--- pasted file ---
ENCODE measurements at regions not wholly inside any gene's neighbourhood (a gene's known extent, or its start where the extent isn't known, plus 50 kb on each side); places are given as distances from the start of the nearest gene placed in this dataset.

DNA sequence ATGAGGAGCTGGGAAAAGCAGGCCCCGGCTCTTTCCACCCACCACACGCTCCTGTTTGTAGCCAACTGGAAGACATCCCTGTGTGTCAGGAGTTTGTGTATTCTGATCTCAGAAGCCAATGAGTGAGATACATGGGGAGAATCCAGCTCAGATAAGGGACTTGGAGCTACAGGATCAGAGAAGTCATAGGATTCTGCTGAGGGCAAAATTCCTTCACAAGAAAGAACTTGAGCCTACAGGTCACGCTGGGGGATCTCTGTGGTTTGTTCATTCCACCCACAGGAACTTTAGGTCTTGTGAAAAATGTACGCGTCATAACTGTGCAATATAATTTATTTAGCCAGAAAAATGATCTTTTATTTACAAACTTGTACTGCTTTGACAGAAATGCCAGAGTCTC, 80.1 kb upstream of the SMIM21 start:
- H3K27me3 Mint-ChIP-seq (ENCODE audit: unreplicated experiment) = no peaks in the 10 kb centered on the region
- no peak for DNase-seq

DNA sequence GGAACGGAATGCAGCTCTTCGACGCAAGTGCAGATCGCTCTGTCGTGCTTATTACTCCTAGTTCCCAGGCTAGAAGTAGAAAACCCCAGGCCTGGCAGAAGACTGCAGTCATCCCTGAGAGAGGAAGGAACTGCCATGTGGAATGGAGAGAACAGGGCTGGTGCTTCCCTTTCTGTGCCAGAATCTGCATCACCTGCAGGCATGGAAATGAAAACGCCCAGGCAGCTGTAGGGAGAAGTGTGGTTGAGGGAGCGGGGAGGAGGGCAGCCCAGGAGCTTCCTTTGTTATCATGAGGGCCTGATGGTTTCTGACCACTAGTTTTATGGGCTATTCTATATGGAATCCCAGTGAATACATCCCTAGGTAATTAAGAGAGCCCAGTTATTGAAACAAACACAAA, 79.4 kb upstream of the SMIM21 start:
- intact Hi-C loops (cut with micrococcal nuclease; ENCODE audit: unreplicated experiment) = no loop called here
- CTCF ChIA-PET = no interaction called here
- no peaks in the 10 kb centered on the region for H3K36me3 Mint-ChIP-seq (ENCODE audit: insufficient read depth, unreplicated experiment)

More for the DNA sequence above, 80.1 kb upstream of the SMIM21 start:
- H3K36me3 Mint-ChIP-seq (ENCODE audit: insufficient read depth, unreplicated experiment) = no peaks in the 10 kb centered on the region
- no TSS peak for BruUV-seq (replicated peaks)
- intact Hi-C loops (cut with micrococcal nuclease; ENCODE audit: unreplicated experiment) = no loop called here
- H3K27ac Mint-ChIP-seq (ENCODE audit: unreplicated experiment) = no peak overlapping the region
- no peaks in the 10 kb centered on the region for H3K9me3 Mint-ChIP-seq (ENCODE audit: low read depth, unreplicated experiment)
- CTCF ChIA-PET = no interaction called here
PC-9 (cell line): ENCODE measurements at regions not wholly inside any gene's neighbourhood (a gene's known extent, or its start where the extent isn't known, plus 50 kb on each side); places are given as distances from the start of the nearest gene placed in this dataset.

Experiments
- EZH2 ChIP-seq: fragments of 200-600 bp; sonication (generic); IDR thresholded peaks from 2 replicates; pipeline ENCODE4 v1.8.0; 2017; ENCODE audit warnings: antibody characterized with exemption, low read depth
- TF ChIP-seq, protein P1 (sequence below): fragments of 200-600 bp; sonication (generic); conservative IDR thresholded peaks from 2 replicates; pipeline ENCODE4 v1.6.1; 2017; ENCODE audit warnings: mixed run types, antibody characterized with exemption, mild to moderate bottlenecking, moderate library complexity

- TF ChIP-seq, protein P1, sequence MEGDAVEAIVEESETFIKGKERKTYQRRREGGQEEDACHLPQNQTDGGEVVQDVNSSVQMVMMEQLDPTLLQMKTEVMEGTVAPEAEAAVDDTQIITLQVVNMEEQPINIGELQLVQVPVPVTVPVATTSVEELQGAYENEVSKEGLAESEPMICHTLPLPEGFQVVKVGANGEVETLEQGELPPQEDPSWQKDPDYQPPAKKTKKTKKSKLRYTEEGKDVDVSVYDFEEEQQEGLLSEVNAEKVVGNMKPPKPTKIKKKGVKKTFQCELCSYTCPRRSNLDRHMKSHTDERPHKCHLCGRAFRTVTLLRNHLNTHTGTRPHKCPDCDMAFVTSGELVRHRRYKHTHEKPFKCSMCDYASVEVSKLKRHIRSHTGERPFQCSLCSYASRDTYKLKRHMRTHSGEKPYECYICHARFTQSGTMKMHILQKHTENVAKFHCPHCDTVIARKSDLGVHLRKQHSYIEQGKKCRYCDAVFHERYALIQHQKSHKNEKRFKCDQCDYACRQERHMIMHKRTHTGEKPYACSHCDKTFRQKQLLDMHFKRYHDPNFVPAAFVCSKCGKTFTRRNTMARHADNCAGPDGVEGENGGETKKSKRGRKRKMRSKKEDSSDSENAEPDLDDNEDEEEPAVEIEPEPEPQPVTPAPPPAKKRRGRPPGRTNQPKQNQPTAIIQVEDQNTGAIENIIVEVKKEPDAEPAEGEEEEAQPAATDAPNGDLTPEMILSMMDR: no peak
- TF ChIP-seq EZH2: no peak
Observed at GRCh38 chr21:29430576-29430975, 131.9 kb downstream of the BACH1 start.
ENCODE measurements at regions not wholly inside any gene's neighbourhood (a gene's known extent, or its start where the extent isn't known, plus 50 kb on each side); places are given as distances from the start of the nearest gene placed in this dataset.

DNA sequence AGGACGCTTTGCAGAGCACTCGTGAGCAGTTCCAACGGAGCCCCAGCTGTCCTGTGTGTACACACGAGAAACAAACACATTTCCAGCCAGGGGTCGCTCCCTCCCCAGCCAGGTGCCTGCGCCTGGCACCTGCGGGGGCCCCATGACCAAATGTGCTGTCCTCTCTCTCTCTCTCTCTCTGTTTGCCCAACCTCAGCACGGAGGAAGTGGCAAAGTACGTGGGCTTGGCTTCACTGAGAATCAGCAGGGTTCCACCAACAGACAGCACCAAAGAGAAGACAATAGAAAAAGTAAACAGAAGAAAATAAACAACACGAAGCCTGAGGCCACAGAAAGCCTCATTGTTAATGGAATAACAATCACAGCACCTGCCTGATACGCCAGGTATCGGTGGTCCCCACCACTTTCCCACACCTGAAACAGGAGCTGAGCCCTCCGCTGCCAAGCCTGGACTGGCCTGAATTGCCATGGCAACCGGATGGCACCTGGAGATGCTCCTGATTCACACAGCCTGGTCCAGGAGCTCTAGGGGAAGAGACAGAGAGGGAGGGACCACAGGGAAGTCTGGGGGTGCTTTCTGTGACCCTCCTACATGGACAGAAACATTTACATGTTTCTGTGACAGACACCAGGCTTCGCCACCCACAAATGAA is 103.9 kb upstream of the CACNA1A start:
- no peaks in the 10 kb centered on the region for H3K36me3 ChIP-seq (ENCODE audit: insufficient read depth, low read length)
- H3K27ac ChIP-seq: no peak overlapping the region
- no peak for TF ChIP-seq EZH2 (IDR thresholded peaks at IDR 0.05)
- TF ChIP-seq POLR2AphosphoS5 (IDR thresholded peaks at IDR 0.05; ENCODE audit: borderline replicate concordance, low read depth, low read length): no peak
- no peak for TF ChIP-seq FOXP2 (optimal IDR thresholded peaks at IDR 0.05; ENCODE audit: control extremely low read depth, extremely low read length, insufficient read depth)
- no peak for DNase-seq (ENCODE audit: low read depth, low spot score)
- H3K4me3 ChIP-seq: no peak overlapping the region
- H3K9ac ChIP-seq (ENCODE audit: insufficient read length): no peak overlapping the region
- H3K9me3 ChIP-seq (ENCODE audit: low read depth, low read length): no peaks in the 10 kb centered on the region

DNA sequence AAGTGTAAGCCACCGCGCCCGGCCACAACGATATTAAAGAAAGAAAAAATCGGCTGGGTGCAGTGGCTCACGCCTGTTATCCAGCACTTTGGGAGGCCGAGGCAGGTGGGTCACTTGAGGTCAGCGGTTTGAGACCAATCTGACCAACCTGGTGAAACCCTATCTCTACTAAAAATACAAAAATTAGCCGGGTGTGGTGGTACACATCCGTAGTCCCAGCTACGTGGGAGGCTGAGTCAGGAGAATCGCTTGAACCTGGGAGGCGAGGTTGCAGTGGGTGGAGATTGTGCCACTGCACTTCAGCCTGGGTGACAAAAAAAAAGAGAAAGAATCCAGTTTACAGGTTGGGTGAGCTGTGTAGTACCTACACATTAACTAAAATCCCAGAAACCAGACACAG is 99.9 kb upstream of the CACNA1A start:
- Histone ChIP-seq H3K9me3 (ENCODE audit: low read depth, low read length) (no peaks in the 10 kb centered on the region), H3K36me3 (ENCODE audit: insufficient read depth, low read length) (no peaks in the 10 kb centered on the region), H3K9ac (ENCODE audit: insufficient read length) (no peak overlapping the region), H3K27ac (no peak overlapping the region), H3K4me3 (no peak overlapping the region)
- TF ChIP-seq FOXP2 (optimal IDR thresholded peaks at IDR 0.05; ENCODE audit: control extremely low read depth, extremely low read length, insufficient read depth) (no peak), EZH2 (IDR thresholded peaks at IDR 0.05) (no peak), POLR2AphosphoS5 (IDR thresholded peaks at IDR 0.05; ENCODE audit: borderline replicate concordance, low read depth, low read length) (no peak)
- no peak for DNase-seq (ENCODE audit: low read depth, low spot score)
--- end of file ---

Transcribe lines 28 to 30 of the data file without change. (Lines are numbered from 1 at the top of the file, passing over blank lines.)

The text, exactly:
- TF ChIP-seq POLR2AphosphoS5 (IDR thresholded peaks at IDR 0.05; ENCODE audit: borderline replicate concordance, low read depth, low read length): no peak
- no peak for TF ChIP-seq FOXP2 (optimal IDR thresholded peaks at IDR 0.05; ENCODE audit: control extremely low read depth, extremely low read length, insufficient read depth)
- no peak for DNase-seq (ENCODE audit: low read depth, low spot score)